The Southern states are beautiful, vast, uncompromising, and powerful. If spring in the North arrives in tepid ripples, it comes here unrestrained, in a burst of heat and flowers and wind. Today was beautiful, the first eighty-degree day in what promises to be a florid season. As my mother drove me from Major University to Mountain Town, I could see bright colors everywhere forcing their way into the world, astounding violet hues surfacing in great clusters amidst the lush green of the hills that just a month ago were dead.
Winter has perished.
For all his whining, his remonstrating, his bullying resistance, he’s gone.
Now Summer wields her hand over the land, for it is summer, not spring, that has truly dawned. Spring is somewhat of a fiction here, downgraded from what may once have been a consistent season to the several scattered days of mild temperatures between weeks of 40s and then 80s. It’s just so gorgeous.
Pie and I went out this afternoon to play soccer and had a great time of it in the clouded humidity. Those clouds, iron gray just before our dinner at six or so, opened up several hours ago and have been pouring ever since.
I haven’t seen a storm of such wonderful rage in a long time.
The thunder is so thick and booming that it actually shakes the house, while robust rain pounds forth on the windows and a fearsome lightning ignites the sky bright as day. In the moments it strikes, you could be looking out your window at an overcast noon.
This is the type of storm that nature seems to deliver simply for passion’s sake, and I love it. The tempest outside is like youth: shining in lovely pathos just because.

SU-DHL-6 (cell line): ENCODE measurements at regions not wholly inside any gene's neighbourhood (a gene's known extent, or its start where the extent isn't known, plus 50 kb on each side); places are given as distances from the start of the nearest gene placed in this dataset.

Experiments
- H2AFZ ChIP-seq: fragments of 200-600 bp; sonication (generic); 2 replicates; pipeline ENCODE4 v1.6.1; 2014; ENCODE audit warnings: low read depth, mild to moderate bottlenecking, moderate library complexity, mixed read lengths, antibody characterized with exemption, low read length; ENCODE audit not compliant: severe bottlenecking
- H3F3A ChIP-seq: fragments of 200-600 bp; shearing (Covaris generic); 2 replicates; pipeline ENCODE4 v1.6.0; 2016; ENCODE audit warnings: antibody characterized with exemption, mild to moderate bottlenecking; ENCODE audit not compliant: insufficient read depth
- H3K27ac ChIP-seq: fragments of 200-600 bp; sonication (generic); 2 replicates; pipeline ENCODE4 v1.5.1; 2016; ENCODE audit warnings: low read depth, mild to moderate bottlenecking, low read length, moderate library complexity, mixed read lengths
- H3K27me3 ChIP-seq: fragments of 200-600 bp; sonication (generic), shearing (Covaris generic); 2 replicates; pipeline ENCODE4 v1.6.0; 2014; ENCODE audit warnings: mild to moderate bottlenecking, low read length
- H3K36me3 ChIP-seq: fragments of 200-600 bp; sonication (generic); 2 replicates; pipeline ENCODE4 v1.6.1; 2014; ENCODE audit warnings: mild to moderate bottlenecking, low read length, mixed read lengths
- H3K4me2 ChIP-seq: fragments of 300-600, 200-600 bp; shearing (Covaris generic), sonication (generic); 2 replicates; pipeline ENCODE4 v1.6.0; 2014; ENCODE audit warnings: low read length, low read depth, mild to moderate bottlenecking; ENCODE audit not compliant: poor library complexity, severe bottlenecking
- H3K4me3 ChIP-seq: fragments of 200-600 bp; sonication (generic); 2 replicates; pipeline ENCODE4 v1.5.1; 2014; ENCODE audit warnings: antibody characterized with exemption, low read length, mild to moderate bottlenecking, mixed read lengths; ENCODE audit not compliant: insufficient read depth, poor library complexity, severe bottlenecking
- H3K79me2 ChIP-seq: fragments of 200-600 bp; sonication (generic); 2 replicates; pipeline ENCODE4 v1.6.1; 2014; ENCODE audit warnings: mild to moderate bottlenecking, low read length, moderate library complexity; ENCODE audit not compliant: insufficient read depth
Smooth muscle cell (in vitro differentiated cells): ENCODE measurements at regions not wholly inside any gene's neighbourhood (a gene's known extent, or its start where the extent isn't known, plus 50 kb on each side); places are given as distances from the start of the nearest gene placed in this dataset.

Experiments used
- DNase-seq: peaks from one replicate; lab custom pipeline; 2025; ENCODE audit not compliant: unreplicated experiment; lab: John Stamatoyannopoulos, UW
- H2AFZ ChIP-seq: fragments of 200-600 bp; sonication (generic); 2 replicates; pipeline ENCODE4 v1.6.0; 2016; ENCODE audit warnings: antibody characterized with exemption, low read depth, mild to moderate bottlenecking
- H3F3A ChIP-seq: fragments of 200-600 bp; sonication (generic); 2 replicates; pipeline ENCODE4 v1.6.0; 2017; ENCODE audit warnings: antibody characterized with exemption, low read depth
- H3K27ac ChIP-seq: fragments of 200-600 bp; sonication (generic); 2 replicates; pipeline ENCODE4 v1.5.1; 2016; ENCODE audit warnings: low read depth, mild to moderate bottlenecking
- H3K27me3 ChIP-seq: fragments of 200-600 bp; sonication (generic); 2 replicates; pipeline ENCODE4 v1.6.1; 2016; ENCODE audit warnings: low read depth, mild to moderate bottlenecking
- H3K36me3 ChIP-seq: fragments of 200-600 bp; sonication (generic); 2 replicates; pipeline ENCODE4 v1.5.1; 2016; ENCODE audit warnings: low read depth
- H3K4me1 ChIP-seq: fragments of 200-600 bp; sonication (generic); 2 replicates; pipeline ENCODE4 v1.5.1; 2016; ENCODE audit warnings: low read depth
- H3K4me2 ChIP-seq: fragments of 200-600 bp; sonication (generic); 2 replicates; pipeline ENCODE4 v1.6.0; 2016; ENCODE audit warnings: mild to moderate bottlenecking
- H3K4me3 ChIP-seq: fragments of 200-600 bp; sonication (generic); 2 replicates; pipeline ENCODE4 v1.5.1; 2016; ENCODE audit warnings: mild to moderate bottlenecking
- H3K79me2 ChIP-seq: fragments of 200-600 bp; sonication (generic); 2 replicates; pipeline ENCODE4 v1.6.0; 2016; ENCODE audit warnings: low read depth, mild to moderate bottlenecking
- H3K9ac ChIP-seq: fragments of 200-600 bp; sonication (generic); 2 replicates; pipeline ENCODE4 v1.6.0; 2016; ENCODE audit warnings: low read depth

My first day as a twenty-year-old was benign, but not quite so good as this. Temperatures hovered in the mid-seventies and the sun shone amiably on the occasion. I maintained mostly the same routine as normal, dutifully attending Government 300 but indulging myself to skip Spanish 301, which I can’t stand. My instructor is an American woman whose unintentionally-hilarious facial expressions (she seems to lack the ability to smile normally) are not enough to lighten the heavy dullness of that course. It could potentially be interesting, mind you, with the right professor. She’s nice, but she’s also not that person.
Anyway, I couldn’t abide the idea of sitting in there on my birthday, so I used to extra time to pursue a lead for Student Newspaper.
I had two stories to write yesterday, the glorious occasion of my entry into the world notwithstanding, and I was occupied most of the night with those responsibilities.
The first news article concerned a women’s film festival being held on campus, while the second was actually somewhat of a disappointment; I signed on earlier in the week to cover an appearance by author Petey Chizzi, a poet, in the hopes that it might be a rare treat. I was mistaken.
While the man was clearly a good writer, at least insomuch as having an extensive vocabulary and a knack for god description, if applied right, his poetry was so absurdly abstract as to be indecipherable and unenjoyable, at least for me. The papers (my own not included) have hailed this man as if he’s some kind of god, but I for one found the material intolerable.
I spent the rest of the night, up until two-thirty the following morning, typing up the pages to go to print on Monday. This takes longer than it might seem because one has to integrate information from many different sources, deciding which quotes and statistics to use, which parts of an organization’s press release are not so overtly self-promotional that they might be cited in the piece.
I spent the time from two-thirty to four or so singing in the music rooms (next to literature, music is my other true love), and then went to bed just before five.
I was up at eleven for my English 396 class. Mom picked me up around one, and I had a very nice reception at home this afternoon, one that included a fish dinner and a cookie cake.
I’m going to bed now, though. I’ve got, thanks to my renewed work effort in school, no more homework to do this weekend, and am eager to enjoy myself.